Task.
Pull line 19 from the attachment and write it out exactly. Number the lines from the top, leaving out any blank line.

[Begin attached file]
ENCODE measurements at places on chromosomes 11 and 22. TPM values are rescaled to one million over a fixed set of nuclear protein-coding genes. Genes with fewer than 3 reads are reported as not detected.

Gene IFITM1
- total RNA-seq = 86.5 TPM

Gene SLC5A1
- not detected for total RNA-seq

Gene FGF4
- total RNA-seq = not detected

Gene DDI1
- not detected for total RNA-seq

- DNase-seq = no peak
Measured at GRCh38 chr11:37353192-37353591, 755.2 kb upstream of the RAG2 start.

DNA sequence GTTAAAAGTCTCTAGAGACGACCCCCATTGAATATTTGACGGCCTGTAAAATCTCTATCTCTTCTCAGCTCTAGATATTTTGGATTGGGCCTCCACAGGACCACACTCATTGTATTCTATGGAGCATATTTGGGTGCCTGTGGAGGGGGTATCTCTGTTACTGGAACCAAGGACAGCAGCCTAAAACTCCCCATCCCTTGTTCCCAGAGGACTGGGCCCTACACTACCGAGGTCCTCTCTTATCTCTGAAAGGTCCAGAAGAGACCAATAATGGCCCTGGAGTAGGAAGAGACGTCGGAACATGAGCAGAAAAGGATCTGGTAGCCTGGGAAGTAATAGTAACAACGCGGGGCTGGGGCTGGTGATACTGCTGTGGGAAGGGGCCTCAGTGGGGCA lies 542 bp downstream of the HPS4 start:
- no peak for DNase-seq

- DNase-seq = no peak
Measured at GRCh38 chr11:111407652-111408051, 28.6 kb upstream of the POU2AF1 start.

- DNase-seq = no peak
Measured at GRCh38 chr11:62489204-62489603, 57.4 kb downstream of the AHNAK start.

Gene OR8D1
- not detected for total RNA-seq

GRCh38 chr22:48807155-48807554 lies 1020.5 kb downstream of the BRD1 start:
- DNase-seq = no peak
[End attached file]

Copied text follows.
- not detected for total RNA-seq